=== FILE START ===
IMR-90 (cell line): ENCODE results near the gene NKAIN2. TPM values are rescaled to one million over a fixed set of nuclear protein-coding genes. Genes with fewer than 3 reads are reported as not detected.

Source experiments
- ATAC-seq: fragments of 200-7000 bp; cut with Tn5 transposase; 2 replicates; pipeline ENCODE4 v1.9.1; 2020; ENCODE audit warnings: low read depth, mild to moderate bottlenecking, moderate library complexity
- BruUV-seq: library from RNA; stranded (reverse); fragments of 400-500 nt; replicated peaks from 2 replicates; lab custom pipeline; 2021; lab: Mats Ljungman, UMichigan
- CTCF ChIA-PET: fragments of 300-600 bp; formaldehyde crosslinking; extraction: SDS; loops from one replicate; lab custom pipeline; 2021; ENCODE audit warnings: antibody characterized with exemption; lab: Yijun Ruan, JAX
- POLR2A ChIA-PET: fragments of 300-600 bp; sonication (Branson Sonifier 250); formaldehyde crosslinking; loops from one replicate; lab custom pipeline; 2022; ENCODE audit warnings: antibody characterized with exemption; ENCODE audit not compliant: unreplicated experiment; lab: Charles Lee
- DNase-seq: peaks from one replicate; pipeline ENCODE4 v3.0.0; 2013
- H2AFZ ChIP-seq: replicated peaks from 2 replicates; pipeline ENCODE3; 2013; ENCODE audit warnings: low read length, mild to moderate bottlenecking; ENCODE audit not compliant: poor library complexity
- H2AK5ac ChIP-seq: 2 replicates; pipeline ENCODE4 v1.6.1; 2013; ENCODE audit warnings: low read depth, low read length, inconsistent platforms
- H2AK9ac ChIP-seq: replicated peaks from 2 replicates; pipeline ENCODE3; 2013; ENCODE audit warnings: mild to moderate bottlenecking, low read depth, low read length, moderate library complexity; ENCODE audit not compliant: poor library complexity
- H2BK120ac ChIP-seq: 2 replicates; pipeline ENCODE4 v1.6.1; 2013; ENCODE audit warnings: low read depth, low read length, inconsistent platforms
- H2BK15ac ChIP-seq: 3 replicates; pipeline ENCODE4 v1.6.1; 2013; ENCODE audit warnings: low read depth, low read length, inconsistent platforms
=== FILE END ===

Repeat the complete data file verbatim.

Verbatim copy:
IMR-90 (cell line): ENCODE results near the gene NKAIN2. TPM values are rescaled to one million over a fixed set of nuclear protein-coding genes. Genes with fewer than 3 reads are reported as not detected.

Source experiments
- ATAC-seq: fragments of 200-7000 bp; cut with Tn5 transposase; 2 replicates; pipeline ENCODE4 v1.9.1; 2020; ENCODE audit warnings: low read depth, mild to moderate bottlenecking, moderate library complexity
- BruUV-seq: library from RNA; stranded (reverse); fragments of 400-500 nt; replicated peaks from 2 replicates; lab custom pipeline; 2021; lab: Mats Ljungman, UMichigan
- CTCF ChIA-PET: fragments of 300-600 bp; formaldehyde crosslinking; extraction: SDS; loops from one replicate; lab custom pipeline; 2021; ENCODE audit warnings: antibody characterized with exemption; lab: Yijun Ruan, JAX
- POLR2A ChIA-PET: fragments of 300-600 bp; sonication (Branson Sonifier 250); formaldehyde crosslinking; loops from one replicate; lab custom pipeline; 2022; ENCODE audit warnings: antibody characterized with exemption; ENCODE audit not compliant: unreplicated experiment; lab: Charles Lee
- DNase-seq: peaks from one replicate; pipeline ENCODE4 v3.0.0; 2013
- H2AFZ ChIP-seq: replicated peaks from 2 replicates; pipeline ENCODE3; 2013; ENCODE audit warnings: low read length, mild to moderate bottlenecking; ENCODE audit not compliant: poor library complexity
- H2AK5ac ChIP-seq: 2 replicates; pipeline ENCODE4 v1.6.1; 2013; ENCODE audit warnings: low read depth, low read length, inconsistent platforms
- H2AK9ac ChIP-seq: replicated peaks from 2 replicates; pipeline ENCODE3; 2013; ENCODE audit warnings: mild to moderate bottlenecking, low read depth, low read length, moderate library complexity; ENCODE audit not compliant: poor library complexity
- H2BK120ac ChIP-seq: 2 replicates; pipeline ENCODE4 v1.6.1; 2013; ENCODE audit warnings: low read depth, low read length, inconsistent platforms
- H2BK15ac ChIP-seq: 3 replicates; pipeline ENCODE4 v1.6.1; 2013; ENCODE audit warnings: low read depth, low read length, inconsistent platforms